Going through a divorce is difficult, but it can be especially harsh when the driving factor behind the divorce is an affair. However, North Carolina law does allow you to sue the paramour, meaning the person who interfered in your marriage, under a tort called alienation of affection. The goal of an alienation of affection lawsuit is to compensate you for the “loss of consortium” (meaning the loss of love, companionship, comfort, care, sexual relations, etc.) of the “alienated” spouse. To prove your case, you must establish: (1) that there was a preexisting marriage with love and affection; (2) that the love and affection was alienated and destroyed; and (3) that the defendant, with malice, caused the loss of love and affection.
In order to prove the first element of an alienation of affection claim, you must establish two components: (1) a marriage, and (2) love and affection. The first component is often not problematic, so long as the marriage between you and your ex-spouse was a valid, legally binding marriage (not merely a “dating” relationship). In regard to the second component, North Carolina requires the person bringing the lawsuit to establish that love and affection between the spouses actually existed at the time the defendant’s conduct allegedly intervened. This can be shown a variety of ways, but this essentially means the marriage must have been a relatively amicable relationship between you and your ex-spouse before the defendant involved him or herself.
The second element requires that the love and affection was alienated and destroyed. This can usually be shown by the abrasive attitude changes of the spouse at the time of the affair and the steps the ex-spouse has taken to go about dissolving the marriage, usually by means of separation and divorce.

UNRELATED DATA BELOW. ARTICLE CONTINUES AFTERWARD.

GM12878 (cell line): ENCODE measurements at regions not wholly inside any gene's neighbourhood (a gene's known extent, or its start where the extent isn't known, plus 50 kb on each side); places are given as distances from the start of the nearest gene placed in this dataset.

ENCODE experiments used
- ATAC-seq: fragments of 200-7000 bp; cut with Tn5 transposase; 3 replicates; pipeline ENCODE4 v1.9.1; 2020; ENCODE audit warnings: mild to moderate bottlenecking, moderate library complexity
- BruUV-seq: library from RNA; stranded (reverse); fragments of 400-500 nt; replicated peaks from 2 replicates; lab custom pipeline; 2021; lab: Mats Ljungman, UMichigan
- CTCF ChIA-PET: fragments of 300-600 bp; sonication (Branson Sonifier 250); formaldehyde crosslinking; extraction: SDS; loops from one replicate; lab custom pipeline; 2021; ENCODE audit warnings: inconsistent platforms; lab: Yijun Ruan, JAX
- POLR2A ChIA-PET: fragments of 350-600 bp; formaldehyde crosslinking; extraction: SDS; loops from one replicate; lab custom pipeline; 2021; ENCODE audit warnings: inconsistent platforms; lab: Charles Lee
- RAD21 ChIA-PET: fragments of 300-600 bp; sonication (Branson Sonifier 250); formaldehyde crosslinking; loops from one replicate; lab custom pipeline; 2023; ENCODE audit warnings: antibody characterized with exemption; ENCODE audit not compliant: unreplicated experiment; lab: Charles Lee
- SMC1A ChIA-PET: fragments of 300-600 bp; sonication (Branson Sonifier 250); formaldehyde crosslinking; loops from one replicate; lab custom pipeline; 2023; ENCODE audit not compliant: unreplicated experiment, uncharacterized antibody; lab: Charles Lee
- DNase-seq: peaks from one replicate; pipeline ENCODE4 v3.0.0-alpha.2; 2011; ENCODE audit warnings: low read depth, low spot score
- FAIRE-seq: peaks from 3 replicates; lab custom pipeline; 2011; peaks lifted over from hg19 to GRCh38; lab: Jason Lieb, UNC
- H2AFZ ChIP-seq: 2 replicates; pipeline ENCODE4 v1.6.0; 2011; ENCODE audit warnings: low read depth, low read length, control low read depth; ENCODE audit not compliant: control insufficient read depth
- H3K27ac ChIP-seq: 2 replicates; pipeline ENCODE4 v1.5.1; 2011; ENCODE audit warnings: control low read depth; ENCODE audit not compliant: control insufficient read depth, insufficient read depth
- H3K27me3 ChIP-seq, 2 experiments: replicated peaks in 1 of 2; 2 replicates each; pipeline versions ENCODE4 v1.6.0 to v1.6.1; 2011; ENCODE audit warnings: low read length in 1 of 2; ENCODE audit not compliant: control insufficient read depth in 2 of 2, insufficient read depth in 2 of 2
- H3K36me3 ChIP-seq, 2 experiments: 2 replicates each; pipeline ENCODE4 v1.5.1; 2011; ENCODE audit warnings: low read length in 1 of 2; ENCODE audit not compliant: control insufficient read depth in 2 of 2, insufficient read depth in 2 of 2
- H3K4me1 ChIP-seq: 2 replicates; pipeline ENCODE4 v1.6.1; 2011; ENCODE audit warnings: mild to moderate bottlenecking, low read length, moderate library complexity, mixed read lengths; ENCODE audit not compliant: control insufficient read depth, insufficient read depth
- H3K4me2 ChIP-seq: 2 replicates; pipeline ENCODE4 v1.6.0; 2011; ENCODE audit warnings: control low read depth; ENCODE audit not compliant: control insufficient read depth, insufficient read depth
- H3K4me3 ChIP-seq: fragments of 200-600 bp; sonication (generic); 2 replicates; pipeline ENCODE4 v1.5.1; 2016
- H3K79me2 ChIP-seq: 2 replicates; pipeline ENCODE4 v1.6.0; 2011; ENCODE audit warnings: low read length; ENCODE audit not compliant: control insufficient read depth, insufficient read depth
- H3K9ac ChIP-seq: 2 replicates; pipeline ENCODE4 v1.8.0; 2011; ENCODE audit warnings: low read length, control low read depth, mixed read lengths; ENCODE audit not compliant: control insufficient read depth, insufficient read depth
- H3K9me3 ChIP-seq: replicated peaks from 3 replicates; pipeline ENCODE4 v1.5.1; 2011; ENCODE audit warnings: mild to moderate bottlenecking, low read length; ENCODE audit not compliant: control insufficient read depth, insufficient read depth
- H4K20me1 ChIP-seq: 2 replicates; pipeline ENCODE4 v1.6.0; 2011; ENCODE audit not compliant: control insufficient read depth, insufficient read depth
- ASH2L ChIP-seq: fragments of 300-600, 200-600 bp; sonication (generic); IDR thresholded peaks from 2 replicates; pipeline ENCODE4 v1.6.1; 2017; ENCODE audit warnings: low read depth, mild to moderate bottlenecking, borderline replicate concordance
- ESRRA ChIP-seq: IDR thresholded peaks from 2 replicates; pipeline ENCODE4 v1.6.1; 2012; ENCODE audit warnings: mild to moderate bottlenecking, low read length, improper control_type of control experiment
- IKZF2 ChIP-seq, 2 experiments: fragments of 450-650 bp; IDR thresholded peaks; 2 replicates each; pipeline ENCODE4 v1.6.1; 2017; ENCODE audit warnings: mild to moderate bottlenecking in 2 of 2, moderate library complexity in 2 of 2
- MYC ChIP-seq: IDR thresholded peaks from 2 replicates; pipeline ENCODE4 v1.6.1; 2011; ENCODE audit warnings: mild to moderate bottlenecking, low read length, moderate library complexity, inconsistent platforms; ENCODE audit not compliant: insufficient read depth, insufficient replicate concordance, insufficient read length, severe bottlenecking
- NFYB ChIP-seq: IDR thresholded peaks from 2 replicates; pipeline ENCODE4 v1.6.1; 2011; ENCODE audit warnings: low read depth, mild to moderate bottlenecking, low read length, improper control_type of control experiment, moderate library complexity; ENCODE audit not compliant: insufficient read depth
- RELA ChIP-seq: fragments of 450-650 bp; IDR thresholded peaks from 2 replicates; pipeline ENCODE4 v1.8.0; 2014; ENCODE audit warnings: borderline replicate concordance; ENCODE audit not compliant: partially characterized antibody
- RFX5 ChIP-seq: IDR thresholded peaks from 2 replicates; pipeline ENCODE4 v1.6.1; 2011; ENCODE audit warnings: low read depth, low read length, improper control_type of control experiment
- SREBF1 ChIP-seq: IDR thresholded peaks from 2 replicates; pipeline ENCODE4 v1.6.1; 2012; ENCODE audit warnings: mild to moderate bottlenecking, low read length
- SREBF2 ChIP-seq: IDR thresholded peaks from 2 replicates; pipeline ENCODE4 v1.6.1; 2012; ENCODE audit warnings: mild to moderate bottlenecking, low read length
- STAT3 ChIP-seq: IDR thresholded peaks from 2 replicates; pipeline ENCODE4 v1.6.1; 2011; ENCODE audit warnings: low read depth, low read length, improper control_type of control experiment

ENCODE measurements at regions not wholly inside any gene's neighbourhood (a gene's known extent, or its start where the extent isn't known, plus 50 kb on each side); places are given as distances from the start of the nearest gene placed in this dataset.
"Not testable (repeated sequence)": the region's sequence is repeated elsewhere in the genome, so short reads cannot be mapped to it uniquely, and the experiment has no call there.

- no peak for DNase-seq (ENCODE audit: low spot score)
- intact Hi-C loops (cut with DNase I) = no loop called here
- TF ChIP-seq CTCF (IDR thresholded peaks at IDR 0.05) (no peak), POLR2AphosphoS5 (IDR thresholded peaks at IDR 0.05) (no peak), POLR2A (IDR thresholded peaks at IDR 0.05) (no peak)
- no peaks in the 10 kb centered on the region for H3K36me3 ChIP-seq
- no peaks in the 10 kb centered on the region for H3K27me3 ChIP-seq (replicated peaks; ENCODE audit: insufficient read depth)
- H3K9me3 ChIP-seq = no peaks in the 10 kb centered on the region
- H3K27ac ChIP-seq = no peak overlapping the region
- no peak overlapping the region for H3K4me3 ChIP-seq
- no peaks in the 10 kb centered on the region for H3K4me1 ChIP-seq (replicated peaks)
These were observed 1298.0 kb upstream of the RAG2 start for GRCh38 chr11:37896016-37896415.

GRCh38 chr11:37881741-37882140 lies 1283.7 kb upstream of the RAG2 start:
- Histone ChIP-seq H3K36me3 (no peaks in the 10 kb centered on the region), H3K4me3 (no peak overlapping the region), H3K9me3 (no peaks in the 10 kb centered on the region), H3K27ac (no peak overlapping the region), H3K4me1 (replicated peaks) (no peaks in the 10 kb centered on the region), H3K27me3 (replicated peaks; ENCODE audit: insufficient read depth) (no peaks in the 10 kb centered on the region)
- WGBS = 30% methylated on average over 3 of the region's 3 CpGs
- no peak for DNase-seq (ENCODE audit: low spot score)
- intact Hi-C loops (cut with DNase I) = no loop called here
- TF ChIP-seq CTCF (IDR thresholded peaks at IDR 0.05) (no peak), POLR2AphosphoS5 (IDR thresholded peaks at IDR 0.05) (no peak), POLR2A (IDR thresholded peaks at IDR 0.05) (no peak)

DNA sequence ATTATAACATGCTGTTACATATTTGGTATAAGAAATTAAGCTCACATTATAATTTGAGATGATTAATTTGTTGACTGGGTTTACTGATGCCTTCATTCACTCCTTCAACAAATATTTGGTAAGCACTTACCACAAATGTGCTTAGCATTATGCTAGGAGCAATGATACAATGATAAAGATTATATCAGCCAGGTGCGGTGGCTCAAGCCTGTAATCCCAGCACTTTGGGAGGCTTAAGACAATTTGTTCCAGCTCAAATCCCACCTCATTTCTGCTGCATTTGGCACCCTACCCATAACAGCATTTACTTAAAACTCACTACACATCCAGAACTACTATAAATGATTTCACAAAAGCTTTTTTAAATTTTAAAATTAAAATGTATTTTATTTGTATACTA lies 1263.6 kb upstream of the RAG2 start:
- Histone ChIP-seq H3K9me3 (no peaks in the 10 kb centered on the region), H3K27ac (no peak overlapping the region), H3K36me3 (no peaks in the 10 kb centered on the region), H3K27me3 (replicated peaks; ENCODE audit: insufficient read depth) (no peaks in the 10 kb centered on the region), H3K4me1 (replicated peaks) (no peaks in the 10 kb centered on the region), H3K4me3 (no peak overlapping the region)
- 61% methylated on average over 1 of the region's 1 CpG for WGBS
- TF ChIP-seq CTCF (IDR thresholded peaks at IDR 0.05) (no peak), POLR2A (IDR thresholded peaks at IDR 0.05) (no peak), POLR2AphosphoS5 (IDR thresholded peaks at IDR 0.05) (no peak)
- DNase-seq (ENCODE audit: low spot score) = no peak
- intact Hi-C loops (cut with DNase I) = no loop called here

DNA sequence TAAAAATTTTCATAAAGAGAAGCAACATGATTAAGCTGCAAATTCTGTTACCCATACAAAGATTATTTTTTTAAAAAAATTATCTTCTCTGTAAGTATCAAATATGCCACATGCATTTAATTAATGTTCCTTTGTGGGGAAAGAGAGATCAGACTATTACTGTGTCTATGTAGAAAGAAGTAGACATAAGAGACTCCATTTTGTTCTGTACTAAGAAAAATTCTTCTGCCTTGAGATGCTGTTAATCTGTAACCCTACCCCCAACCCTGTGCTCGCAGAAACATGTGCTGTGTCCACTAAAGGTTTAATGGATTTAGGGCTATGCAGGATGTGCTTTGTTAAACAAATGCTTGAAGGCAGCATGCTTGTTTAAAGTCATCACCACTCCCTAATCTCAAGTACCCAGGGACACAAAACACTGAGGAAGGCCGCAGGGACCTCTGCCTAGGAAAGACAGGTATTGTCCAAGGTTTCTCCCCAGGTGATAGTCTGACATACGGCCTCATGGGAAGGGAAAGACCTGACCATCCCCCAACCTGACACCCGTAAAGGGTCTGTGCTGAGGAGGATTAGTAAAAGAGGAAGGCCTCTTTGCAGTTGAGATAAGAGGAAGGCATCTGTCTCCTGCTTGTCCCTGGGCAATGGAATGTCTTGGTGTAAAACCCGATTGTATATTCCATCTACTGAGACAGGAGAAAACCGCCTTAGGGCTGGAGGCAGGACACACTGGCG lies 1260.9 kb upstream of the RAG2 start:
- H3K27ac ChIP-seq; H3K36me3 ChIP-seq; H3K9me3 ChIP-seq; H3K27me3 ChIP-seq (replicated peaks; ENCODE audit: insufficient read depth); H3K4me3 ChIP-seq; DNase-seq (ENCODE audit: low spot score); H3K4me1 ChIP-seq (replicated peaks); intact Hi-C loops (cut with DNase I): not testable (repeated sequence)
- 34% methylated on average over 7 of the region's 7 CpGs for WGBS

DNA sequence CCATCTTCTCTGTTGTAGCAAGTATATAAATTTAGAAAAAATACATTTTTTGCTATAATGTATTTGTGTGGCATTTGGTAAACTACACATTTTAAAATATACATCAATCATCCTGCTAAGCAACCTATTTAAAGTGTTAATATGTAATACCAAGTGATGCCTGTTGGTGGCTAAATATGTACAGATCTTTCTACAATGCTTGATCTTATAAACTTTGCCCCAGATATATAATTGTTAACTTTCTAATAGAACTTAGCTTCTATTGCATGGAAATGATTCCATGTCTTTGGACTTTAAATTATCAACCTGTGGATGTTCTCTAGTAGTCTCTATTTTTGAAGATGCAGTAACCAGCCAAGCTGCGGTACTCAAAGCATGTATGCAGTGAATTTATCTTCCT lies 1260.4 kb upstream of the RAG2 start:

The third element, causation, also includes two parts—malice and proximate cause. For malice, North Carolina requires that the defendant intentionally engaged in conduct that had as a probable consequence the loss of affection for you by your ex-spouse, meaning any intentional conduct that would probably affect the marriage. The person bringing the lawsuit needs only to prove that the defendant’s conduct was intentional and, as the North Carolina courts have expressed it, “unjustifiable.” Courts in North Carolina have generally been fairly lenient in allowing plaintiffs to establish malice, creating a low bar for establishing the causation element as well. North Carolina courts have found the required malice component in affairs where the defendant did not even initiate a relationship with the plaintiff’s spouse. In a number of North Carolina cases, for example, courts have upheld verdicts for the plaintiffs when the facts indicated that the defendants were not the initiators in a relationship, but merely willing participants to the affair.
The second component of the causation element requires that the defendant’s conduct proximately cause the plaintiff’s injury. The defendant’s actions need not be the sole cause, however. As long as the defendant’s conduct was a “controlling” or “effective” cause of the alienation, the plaintiff may prevail even though there might have been other contributing factors.
King Law Offices is a full-service law firm with an outstanding team of professionals who work diligently, creatively, and compassionately on behalf of our clients each day. If you have a potential claim involving an affair or an alienation of affection claim is being brought against you, contact King Law at 888-748-KING (5464) for a consultation. We have offices located across western North Carolina and upstate South Carolina. We are here to serve you and to guide you as we navigate this journey together.